Bloom was at the forefront of decentralized identity, with a solution in the market in 2017. OnRamp makes it possible for DeFi companies to access and rely upon verified credentials, which were previously only available to traditional financial services organizations, such as KYC, sanction screening, financial verifications, etc., as part of their onboarding process. The idea of decentralized finance is now being recognized as a critical shift in the way financial markets are going forward. There is a lot to unpack here as we move forward, but there’s no question that DeFi parties have developed in an environment ahead of regulation.
Crypto Veteran. Tokenization, DeFi and Security Tokens – Blockchain.
Ishan Pandey: Hi Ben, welcome to our series “Behind the Startup.” Please tell us about yourself and the story behind Bloom?
Ben DiScipio: Thanks, Ishan, I’m happy to have this opportunity to chat. I’m Bloom’s Chief Strategy Officer. Coming to Bloom from the Investment Banking world, where I co-founded a broker-dealer exploring digital securities issuance and trading, I’m acutely aware of the issue’s regulation to innovation. DeFi has been able to operate and generate steam outside of the direct watch of regulators, but that landscape has begun to shift. Regulatory bodies are increasingly focusing on us now, and projects need to start to prepare. DeFi projects, both established and startup, are scrambling for solutions for regulation.
I could not be more excited about the company’s prospects right now. Bloom was at the forefront of decentralized identity, with a solution in the market in 2017. We were early members of the Decentralized Identity Foundation (DIF), helping to set standards for the space. Our mobile app, which stores verified [or verifiable] credentials such as KYC, sanction checks, bank balances, salary verification, credit, utility payment history, social media logins and more, has over a million users and is growing.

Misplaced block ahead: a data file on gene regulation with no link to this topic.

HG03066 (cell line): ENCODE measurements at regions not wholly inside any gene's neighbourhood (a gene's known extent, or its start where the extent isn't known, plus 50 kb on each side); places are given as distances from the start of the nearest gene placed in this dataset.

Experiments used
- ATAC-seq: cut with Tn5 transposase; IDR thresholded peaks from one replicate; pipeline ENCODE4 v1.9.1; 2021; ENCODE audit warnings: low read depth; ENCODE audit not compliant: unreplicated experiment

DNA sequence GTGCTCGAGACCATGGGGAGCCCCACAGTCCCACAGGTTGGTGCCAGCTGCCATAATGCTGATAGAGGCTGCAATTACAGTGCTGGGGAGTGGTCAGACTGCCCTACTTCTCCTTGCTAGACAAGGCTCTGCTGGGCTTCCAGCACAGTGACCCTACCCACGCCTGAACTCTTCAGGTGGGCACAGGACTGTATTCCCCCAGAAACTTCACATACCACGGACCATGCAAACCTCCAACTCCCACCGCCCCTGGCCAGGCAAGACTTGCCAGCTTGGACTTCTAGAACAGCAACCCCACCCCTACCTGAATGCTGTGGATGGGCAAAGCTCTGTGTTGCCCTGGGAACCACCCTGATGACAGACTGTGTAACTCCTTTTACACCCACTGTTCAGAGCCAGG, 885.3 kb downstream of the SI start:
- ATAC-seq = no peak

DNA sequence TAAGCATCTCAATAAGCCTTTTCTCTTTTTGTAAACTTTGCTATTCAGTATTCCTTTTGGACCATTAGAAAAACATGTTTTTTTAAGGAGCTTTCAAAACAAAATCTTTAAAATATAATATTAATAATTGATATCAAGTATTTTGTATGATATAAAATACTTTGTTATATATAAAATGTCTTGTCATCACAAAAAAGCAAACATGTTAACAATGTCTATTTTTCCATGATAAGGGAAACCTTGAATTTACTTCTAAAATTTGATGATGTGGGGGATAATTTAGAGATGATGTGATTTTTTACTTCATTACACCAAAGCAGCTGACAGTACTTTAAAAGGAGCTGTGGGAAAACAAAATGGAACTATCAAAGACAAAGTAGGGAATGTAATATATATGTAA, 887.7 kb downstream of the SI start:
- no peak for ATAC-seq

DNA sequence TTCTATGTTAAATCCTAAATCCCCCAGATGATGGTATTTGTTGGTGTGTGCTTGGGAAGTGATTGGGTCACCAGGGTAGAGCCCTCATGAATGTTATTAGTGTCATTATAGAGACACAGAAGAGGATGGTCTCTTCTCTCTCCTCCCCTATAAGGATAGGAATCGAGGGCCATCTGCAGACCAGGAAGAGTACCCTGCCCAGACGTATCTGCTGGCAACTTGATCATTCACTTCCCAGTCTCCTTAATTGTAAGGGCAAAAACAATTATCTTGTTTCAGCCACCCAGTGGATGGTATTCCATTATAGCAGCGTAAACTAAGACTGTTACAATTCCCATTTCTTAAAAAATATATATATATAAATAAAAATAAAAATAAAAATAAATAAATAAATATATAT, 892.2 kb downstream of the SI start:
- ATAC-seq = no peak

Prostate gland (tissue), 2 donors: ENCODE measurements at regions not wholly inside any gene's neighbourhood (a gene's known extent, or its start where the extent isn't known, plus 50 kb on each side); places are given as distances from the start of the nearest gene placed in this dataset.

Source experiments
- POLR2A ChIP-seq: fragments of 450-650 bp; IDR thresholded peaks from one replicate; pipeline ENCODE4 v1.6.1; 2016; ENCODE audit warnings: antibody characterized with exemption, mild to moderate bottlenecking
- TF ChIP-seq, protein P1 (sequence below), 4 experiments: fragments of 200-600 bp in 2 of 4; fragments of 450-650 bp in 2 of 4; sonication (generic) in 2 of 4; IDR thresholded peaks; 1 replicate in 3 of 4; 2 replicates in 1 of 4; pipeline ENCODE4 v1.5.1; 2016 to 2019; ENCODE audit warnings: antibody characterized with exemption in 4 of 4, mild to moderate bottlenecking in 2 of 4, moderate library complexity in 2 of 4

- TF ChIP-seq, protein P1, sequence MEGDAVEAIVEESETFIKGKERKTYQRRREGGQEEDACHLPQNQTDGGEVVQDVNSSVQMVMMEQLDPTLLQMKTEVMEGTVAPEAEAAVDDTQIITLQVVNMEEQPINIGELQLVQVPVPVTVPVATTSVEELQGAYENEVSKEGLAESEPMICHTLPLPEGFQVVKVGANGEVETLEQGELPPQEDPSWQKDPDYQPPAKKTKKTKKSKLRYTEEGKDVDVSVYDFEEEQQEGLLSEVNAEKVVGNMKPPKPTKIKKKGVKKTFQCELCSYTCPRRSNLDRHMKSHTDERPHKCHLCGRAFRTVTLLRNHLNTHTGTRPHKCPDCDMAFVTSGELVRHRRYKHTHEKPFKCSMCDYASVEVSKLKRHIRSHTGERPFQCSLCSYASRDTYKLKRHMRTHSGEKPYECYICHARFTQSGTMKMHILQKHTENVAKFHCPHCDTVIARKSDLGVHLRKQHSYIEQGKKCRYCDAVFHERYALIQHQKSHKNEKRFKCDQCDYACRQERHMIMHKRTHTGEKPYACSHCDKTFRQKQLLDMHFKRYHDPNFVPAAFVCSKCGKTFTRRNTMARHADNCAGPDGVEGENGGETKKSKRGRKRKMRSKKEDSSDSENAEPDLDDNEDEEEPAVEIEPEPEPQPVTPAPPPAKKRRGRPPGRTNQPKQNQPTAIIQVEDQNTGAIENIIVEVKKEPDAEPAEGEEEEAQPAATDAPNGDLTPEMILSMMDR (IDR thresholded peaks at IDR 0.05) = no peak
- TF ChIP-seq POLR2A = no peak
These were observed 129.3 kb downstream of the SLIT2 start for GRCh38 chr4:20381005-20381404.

Ishan Pandey: Please tell us a little bit about the DeFi-focused protocol OnRamp and how it exactly works?
Ben DiScipio: OnRamp makes it possible for DeFi companies to access and rely upon verified credentials, which were previously only available to traditional financial services organizations, such as KYC, sanction screening, financial verifications, etc., as part of their onboarding process. Clients can filter according to verifications and ultimately whitelist users directly to their smart contracts on-chain. We are solving a central problem for the rapidly growing DeFi market and we present an elegant solution for lenders looking to participate in the undercollateralized market.
The user side represents a friendly onboarding experience for both traditional DeFi users, who value decentralization and new users to the space, for whom data privacy and access are important issues. Our users have believed in decentralized identity for years and many are very passionate about it. Delivering ready use cases for their verified credentials has the potential to increase participation in DeFi dramatically. That is really exciting for us.